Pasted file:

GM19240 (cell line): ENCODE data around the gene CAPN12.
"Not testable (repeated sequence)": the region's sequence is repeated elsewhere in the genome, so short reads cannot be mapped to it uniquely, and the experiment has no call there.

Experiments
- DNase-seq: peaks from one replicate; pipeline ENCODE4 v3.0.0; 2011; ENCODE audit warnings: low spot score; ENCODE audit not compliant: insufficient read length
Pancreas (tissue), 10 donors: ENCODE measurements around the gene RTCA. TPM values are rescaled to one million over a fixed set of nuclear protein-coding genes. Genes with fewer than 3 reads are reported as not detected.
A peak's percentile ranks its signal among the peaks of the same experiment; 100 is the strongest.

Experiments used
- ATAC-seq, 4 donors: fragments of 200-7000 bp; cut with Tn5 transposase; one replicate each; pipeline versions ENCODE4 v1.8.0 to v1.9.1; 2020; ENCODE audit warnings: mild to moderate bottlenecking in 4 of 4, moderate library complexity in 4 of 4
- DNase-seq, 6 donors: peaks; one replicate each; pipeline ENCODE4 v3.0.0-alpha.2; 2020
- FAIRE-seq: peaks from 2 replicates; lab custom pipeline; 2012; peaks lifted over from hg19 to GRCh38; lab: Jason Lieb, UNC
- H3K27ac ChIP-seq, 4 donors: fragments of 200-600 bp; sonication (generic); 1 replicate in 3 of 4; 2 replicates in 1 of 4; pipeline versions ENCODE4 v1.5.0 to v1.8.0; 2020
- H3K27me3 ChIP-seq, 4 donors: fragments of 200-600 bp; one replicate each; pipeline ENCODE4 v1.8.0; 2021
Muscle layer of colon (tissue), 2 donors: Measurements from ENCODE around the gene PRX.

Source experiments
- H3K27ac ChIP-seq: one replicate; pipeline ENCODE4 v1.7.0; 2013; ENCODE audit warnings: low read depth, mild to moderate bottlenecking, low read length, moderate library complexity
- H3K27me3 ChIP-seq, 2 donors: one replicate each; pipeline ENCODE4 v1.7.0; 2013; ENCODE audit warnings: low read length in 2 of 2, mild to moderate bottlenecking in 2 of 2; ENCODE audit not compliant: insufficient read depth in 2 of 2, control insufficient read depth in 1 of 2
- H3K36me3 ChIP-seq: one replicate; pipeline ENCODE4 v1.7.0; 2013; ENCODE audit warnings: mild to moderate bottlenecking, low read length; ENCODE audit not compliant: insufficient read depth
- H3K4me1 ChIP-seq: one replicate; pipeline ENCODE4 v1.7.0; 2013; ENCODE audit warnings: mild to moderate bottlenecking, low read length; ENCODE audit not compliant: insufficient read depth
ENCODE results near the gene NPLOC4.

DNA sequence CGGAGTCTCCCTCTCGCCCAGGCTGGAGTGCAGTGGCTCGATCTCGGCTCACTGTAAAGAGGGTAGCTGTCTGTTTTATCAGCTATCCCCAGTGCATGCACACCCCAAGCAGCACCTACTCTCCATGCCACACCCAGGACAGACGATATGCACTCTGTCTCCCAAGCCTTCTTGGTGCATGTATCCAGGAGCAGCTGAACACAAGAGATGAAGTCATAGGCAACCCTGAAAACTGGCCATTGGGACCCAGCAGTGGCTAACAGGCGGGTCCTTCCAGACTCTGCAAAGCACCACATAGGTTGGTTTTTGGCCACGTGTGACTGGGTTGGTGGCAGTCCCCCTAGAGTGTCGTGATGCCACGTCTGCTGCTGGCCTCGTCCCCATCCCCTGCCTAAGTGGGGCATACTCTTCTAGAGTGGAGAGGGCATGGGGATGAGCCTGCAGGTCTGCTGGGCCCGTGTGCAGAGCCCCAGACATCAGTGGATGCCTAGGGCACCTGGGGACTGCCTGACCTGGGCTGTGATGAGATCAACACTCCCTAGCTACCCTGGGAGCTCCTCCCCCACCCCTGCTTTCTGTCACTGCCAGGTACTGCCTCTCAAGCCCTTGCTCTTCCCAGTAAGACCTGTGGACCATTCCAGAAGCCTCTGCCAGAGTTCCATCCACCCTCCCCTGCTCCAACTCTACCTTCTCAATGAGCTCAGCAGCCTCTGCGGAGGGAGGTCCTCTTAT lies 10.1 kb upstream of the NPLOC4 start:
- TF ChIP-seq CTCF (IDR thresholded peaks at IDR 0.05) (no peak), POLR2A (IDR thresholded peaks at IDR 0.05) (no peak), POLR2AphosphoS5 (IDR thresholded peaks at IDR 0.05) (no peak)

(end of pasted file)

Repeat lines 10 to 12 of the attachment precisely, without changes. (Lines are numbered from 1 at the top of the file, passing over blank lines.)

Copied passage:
- FAIRE-seq: peaks from 2 replicates; lab custom pipeline; 2012; peaks lifted over from hg19 to GRCh38; lab: Jason Lieb, UNC
- H3K27ac ChIP-seq, 4 donors: fragments of 200-600 bp; sonication (generic); 1 replicate in 3 of 4; 2 replicates in 1 of 4; pipeline versions ENCODE4 v1.5.0 to v1.8.0; 2020
- H3K27me3 ChIP-seq, 4 donors: fragments of 200-600 bp; one replicate each; pipeline ENCODE4 v1.8.0; 2021